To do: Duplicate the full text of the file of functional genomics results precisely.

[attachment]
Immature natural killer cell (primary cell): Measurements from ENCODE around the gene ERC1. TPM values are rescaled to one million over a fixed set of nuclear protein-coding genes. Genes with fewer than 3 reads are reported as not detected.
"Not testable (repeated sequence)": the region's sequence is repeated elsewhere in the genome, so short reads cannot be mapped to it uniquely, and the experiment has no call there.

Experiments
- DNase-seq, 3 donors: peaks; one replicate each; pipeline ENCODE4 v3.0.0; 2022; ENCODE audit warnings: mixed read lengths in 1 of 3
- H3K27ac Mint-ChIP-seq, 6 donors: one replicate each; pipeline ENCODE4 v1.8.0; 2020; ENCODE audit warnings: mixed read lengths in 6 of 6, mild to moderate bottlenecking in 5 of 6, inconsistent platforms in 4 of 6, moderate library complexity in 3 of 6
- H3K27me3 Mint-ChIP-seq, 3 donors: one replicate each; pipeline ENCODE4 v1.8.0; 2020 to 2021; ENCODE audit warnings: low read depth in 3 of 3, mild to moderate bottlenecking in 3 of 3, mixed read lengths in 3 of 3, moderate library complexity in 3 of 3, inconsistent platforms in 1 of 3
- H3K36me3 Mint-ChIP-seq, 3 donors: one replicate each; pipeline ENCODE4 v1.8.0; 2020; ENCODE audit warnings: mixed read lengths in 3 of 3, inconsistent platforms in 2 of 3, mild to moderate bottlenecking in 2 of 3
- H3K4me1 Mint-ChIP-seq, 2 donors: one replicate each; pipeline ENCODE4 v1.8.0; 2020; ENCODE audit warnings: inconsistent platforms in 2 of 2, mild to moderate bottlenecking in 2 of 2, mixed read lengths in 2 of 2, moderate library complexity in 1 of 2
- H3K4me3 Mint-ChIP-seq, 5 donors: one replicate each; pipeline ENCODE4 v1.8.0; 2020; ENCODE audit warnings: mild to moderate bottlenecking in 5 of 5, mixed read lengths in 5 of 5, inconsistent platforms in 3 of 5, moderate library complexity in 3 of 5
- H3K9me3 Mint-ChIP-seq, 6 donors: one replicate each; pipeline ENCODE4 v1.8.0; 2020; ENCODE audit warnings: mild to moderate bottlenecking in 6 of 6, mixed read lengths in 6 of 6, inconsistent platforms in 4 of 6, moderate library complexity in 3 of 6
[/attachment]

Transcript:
Immature natural killer cell (primary cell): Measurements from ENCODE around the gene ERC1. TPM values are rescaled to one million over a fixed set of nuclear protein-coding genes. Genes with fewer than 3 reads are reported as not detected.
"Not testable (repeated sequence)": the region's sequence is repeated elsewhere in the genome, so short reads cannot be mapped to it uniquely, and the experiment has no call there.

Experiments
- DNase-seq, 3 donors: peaks; one replicate each; pipeline ENCODE4 v3.0.0; 2022; ENCODE audit warnings: mixed read lengths in 1 of 3
- H3K27ac Mint-ChIP-seq, 6 donors: one replicate each; pipeline ENCODE4 v1.8.0; 2020; ENCODE audit warnings: mixed read lengths in 6 of 6, mild to moderate bottlenecking in 5 of 6, inconsistent platforms in 4 of 6, moderate library complexity in 3 of 6
- H3K27me3 Mint-ChIP-seq, 3 donors: one replicate each; pipeline ENCODE4 v1.8.0; 2020 to 2021; ENCODE audit warnings: low read depth in 3 of 3, mild to moderate bottlenecking in 3 of 3, mixed read lengths in 3 of 3, moderate library complexity in 3 of 3, inconsistent platforms in 1 of 3
- H3K36me3 Mint-ChIP-seq, 3 donors: one replicate each; pipeline ENCODE4 v1.8.0; 2020; ENCODE audit warnings: mixed read lengths in 3 of 3, inconsistent platforms in 2 of 3, mild to moderate bottlenecking in 2 of 3
- H3K4me1 Mint-ChIP-seq, 2 donors: one replicate each; pipeline ENCODE4 v1.8.0; 2020; ENCODE audit warnings: inconsistent platforms in 2 of 2, mild to moderate bottlenecking in 2 of 2, mixed read lengths in 2 of 2, moderate library complexity in 1 of 2
- H3K4me3 Mint-ChIP-seq, 5 donors: one replicate each; pipeline ENCODE4 v1.8.0; 2020; ENCODE audit warnings: mild to moderate bottlenecking in 5 of 5, mixed read lengths in 5 of 5, inconsistent platforms in 3 of 5, moderate library complexity in 3 of 5
- H3K9me3 Mint-ChIP-seq, 6 donors: one replicate each; pipeline ENCODE4 v1.8.0; 2020; ENCODE audit warnings: mild to moderate bottlenecking in 6 of 6, mixed read lengths in 6 of 6, inconsistent platforms in 4 of 6, moderate library complexity in 3 of 6